Monday, January 27, 2014

January Blues

It's been a month since my last post.  It's not indolence or apathy, simply that culture is pretty much a dead duck round here at the moment and the media, having exhausted itself with the bilge-fest that was Christmas, has been downright bloody awful.  So here's a resume.

Sherlock came and went on BBC1.  It was controversial, not in itself a bad thing, and divided viewers into two camps: Loved It and Hated It.  I typically hedged my bets.  I violently disliked the first two of three but thought the third (which I had pledged not to watch) was captivating. 

The difference between the first two and the third was the writer.  Mark Gatiss wrote The Empty Hearse and The Sign of Three; Steven Moffatt wrote His Last Vow.  I am a huge admirer of Gatiss in pretty much everything he does - except, sadly, his scriptwriting.  He did a beautiful documentary about M R James over Christmas but his dramatization of The Tractate Middoth was clumsy, tricksy and, frankly, pants.  I often find cause to criticise Moffatt, especially his handling of Dr Who, but His Last Vow had all the glitzy signatures of Sherlock whilst maintaining a strong storyline and creating compelling new characters - specifically the evil press baron Charles Augustus Magnusson, played with clinical glee by Lars Mikkelson, star of the first and best Killing.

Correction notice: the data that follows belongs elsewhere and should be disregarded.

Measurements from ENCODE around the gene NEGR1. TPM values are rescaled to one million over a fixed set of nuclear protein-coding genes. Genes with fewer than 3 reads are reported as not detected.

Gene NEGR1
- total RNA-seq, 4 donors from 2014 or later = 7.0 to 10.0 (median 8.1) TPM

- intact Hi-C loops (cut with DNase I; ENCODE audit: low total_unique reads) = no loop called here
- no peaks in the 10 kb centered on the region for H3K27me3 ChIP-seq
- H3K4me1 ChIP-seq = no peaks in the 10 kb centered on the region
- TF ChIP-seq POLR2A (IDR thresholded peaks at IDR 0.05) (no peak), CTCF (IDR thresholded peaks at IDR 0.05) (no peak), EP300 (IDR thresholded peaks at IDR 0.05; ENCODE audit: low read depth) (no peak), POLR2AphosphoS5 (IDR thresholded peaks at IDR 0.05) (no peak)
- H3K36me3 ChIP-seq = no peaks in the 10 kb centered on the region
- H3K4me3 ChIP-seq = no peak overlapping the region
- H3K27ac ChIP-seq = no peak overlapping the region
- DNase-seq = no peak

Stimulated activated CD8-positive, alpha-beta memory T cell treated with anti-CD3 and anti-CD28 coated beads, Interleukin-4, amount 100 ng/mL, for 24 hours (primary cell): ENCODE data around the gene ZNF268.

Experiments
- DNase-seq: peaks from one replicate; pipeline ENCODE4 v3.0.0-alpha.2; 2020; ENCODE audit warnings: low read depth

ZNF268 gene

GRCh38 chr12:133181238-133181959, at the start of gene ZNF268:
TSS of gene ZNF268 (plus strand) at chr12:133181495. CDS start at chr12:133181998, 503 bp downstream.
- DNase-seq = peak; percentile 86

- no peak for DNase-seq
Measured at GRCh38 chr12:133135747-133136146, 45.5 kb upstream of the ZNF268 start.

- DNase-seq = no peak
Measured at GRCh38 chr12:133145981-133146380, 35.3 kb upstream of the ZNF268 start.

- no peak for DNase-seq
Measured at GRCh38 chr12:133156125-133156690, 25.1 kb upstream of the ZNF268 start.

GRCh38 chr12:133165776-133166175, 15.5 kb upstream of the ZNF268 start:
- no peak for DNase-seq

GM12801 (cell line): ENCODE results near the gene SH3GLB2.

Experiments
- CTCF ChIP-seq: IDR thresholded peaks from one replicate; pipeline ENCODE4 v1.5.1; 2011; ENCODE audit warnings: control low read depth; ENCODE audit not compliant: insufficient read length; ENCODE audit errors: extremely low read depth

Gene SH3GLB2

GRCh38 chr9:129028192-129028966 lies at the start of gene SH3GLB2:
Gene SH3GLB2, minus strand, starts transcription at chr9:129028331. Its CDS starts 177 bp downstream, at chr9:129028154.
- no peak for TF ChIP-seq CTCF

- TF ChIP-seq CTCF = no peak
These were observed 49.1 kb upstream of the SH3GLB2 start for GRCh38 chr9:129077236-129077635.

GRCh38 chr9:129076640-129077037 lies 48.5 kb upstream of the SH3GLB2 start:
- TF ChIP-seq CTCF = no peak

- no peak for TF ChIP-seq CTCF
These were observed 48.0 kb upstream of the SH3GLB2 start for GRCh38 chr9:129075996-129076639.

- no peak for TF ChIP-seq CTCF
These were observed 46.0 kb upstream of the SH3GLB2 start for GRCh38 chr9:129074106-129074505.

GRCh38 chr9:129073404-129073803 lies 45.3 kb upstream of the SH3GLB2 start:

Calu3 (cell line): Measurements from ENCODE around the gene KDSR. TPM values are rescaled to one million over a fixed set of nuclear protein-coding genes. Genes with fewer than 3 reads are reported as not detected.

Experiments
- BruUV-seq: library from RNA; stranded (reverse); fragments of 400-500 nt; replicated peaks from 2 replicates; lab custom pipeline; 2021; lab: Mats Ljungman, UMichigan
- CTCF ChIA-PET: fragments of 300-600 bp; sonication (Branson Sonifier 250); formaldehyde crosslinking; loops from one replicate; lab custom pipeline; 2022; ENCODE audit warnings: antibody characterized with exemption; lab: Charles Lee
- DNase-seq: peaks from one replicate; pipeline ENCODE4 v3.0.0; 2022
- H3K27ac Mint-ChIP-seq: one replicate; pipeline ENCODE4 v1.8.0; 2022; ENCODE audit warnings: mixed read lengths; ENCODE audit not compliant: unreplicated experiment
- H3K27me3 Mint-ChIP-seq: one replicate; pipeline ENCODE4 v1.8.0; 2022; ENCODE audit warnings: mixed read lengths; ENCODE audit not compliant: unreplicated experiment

Speaking of drama Nordic, the final Borgen trundled to a close over the New Year.  I had long since given up.  I simply didn't care about a Coalition Government tearing itself apart.  I wish ours would get on with doing just that.  But then came The Bridge II, the highlight of my January, not only as good as its predecessor but to my mind marginally better.  We seem to have delved deeper into the character of Martin, and now he balances Saga more comfortably - in short, they are equally damaged.  Sadly The Bridge ends this coming weekend.  Replacing it will Salamander from Belgium (below).  We keep our fingers well and truly crossed.

Finally, for now, we have Hostages on C4, America's latest attempt to do a Homeland by ripping off an Israeli original.  Toni Collette plays a surgeon about to operate on the President.  Then Dylan McDermott takes her family hostage and threatens to kill them if she doesn't do the right thing and kill the President.  It's OK - better than Homeland seasons 2 & 3 - but it falls kind of flat because nobody outside America really cares what happens to George W Bush or, unfortunately, Lame Duck Obama.  You have to think that plotline had a lot more resonance in the Israeli original.  We'll find out later in the year, as I believe the original is coming in BBC4's foreign crime drama slot.